On Wednesday, President Obama signed the 2010 defense authorization bill, which included a very important hate crimes provision.  This provision will extend federal hate crimes law to include crimes motivated by a victim’s gender, sexual orientation, gender identity or disability. 

“We must stand against crimes that are meant not only to break bones, but to break spirits — not only to inflict harm, but to instill fear,” Obama said at the White House reception.  He hailed the hate crimes measure as a step toward change to “help protect our citizens from violence based on what they look like, who they love, how they pray.”

The bill will allow federal authorities to pursue hate-crimes cases when local authorities are either unable or unwilling to do so.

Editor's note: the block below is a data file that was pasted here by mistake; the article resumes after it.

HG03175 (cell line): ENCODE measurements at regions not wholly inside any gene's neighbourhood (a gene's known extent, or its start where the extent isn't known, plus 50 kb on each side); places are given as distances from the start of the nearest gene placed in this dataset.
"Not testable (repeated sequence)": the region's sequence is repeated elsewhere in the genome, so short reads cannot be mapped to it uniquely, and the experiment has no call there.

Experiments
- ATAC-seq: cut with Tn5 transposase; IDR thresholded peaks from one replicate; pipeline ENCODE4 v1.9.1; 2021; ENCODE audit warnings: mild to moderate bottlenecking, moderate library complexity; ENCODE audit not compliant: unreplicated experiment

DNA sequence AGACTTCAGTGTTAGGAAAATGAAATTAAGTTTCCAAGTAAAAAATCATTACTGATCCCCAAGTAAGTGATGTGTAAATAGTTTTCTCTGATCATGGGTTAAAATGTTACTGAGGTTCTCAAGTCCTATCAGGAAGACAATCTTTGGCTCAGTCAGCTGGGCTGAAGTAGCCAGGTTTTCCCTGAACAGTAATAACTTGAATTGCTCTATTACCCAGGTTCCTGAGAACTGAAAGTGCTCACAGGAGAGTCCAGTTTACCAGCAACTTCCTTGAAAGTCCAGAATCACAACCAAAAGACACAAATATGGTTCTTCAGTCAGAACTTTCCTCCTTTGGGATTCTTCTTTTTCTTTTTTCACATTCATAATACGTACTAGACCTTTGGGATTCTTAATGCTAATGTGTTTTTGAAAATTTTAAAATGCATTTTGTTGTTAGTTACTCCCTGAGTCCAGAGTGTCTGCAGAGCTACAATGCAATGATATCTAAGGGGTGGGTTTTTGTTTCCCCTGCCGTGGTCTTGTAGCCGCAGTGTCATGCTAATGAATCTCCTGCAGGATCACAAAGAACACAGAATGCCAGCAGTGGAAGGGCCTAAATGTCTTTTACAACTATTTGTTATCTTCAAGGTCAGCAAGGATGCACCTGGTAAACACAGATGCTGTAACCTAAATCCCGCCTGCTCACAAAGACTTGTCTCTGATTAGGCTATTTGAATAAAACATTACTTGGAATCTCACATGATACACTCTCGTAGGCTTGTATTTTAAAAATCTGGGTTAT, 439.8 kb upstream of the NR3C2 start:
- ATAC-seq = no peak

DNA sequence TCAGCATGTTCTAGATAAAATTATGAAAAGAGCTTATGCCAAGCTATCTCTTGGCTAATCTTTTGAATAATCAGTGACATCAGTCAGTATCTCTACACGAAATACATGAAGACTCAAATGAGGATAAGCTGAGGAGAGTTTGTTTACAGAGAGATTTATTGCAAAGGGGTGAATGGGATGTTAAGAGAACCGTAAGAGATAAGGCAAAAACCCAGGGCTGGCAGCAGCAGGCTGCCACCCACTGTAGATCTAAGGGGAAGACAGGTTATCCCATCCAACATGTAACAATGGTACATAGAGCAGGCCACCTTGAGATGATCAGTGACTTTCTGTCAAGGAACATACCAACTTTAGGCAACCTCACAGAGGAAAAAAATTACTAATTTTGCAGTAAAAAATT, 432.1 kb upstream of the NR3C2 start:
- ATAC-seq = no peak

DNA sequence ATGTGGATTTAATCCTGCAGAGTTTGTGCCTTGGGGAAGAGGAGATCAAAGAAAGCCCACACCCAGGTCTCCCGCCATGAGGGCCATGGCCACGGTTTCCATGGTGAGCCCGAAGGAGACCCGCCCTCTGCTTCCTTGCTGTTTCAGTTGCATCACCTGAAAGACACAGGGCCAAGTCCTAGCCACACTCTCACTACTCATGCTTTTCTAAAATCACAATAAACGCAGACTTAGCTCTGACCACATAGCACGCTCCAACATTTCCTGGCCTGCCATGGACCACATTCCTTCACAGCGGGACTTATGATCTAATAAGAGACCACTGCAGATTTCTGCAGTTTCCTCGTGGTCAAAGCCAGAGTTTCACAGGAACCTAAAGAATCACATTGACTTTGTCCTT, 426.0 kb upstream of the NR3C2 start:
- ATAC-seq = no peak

Thank you to everyone who came out last night for the screening of Gus Van Sant’s MILK, which told the story of the last eight years in the life of Harvey Milk, the first openly gay man elected to public office in the United States.  The film shows Milk’s life and his path from citizen to activist and politician in California, at the same time giving insights into the national discussion over gay rights, the American political system, and California’s history.

We were unable to have a discussion immediately after the film’s powerful ending, but I’d like to offer you some additional resources on this topic:

The Incredible True Stories from the Milk Mosaic.”  Focus Films has collected stories from all over the world from people whose lives were touched by Harvey Milk.  You can view the full mosaic here.

Here is one of those stories:

I would like to share a story from the “MILK MOSAIC” on the film’s website, submitted by an American: